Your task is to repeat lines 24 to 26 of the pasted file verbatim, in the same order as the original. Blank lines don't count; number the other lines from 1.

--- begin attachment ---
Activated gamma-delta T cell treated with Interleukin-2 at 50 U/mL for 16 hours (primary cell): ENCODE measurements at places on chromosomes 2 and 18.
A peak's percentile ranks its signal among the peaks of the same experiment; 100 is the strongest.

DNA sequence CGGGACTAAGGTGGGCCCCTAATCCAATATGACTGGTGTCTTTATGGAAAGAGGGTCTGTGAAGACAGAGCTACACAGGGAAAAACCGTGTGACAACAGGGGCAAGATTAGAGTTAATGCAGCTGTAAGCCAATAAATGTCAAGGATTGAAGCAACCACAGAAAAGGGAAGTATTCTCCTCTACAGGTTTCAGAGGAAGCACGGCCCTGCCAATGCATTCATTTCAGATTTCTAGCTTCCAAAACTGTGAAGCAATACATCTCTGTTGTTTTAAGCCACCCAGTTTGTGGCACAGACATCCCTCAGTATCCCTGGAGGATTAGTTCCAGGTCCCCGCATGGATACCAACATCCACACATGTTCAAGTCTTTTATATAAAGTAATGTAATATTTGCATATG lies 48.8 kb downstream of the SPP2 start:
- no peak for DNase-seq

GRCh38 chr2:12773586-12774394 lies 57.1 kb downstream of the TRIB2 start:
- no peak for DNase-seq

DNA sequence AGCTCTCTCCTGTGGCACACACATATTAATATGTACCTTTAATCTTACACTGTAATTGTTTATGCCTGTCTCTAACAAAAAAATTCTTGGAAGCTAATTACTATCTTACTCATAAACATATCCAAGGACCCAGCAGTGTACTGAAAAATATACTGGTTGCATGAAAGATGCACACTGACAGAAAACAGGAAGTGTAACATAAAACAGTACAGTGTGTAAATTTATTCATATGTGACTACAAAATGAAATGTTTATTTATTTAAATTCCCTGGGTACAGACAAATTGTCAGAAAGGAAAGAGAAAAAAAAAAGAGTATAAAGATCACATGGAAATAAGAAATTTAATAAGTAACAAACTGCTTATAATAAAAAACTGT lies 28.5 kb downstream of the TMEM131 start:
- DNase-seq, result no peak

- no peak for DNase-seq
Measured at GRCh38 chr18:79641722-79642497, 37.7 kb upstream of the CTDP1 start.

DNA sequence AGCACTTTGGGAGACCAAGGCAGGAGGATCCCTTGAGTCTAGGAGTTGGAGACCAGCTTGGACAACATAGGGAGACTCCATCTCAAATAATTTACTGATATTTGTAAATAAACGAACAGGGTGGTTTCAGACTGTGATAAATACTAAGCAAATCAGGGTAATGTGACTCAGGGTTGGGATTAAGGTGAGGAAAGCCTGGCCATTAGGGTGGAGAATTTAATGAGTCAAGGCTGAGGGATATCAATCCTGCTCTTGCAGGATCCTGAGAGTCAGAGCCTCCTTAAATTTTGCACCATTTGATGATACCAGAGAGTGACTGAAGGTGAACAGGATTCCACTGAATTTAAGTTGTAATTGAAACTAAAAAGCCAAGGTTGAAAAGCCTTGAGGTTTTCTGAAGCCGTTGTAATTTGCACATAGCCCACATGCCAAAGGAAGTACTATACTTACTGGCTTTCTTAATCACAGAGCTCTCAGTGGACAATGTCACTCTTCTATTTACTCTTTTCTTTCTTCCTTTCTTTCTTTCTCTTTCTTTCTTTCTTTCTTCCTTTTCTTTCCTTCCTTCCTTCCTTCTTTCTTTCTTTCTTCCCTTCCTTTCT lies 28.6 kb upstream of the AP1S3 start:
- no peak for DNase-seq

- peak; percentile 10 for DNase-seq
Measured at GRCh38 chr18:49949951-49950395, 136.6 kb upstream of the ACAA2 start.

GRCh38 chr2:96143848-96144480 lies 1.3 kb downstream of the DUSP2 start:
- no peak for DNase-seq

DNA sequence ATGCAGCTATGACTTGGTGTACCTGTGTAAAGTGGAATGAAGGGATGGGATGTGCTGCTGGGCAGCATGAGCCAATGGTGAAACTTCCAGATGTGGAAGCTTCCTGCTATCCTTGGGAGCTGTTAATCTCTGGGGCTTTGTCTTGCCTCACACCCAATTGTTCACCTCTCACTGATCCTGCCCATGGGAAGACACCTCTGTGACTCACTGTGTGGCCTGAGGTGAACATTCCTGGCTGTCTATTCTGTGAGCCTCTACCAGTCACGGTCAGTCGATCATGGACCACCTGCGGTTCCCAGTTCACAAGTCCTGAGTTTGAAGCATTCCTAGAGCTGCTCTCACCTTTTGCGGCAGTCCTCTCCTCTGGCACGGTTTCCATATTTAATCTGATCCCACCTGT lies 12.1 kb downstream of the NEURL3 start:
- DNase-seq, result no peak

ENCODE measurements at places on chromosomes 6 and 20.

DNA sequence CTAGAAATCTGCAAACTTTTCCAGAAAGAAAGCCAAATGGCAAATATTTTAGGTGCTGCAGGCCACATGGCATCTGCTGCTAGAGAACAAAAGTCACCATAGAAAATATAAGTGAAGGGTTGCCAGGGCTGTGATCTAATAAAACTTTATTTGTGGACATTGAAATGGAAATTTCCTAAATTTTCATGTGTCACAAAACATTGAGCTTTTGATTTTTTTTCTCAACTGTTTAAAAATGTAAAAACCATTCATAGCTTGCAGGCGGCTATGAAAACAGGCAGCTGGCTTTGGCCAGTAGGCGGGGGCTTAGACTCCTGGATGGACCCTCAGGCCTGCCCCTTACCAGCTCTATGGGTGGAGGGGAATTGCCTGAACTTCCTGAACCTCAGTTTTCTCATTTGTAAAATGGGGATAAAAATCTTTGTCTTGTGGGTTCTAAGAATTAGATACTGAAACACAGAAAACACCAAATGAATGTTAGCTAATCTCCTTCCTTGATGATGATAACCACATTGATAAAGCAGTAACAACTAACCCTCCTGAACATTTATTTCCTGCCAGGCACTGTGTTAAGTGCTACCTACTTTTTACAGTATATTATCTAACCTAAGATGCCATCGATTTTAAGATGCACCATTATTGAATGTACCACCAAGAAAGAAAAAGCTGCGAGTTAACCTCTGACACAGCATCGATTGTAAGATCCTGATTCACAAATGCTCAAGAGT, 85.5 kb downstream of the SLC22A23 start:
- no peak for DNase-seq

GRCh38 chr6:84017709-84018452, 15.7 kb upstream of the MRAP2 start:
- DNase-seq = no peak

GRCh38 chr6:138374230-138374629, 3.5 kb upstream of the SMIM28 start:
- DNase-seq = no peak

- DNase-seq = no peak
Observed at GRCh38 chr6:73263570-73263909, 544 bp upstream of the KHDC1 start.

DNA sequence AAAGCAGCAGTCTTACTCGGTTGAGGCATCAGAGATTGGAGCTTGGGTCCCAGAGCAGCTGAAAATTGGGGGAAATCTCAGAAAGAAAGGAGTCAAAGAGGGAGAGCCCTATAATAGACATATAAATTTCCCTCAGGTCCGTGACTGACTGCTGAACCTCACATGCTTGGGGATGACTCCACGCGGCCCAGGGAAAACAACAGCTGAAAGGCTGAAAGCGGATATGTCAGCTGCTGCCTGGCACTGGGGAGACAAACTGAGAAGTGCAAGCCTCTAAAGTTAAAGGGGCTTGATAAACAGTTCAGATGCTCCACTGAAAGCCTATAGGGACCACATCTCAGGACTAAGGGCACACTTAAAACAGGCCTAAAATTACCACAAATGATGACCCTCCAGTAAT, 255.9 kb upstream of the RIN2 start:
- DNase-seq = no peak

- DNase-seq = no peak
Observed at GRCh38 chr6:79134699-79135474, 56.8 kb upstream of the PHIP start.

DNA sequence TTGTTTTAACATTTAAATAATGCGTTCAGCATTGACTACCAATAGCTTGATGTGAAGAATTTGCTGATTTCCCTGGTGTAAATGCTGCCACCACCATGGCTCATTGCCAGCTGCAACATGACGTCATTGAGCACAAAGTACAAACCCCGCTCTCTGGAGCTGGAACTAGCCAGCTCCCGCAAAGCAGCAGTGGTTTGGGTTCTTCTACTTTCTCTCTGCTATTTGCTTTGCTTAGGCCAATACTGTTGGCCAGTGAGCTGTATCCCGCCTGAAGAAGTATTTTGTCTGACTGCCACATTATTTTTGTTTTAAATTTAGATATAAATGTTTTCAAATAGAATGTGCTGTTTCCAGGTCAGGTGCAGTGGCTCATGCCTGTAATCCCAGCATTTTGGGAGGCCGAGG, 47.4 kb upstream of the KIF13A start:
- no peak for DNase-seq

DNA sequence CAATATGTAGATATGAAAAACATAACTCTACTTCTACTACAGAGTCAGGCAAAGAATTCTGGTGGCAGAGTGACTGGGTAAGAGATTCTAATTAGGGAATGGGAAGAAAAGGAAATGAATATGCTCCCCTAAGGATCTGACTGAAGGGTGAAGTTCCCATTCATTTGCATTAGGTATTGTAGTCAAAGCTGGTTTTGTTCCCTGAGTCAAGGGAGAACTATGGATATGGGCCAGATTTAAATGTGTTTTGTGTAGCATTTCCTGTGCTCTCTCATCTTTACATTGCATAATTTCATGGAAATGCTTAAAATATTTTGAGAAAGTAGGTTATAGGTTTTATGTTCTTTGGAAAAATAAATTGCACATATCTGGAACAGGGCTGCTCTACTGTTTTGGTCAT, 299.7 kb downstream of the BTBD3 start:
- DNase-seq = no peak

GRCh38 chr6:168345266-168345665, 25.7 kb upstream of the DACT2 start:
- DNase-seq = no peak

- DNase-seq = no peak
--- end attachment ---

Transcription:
GRCh38 chr6:138374230-138374629, 3.5 kb upstream of the SMIM28 start:
- DNase-seq = no peak

- DNase-seq = no peak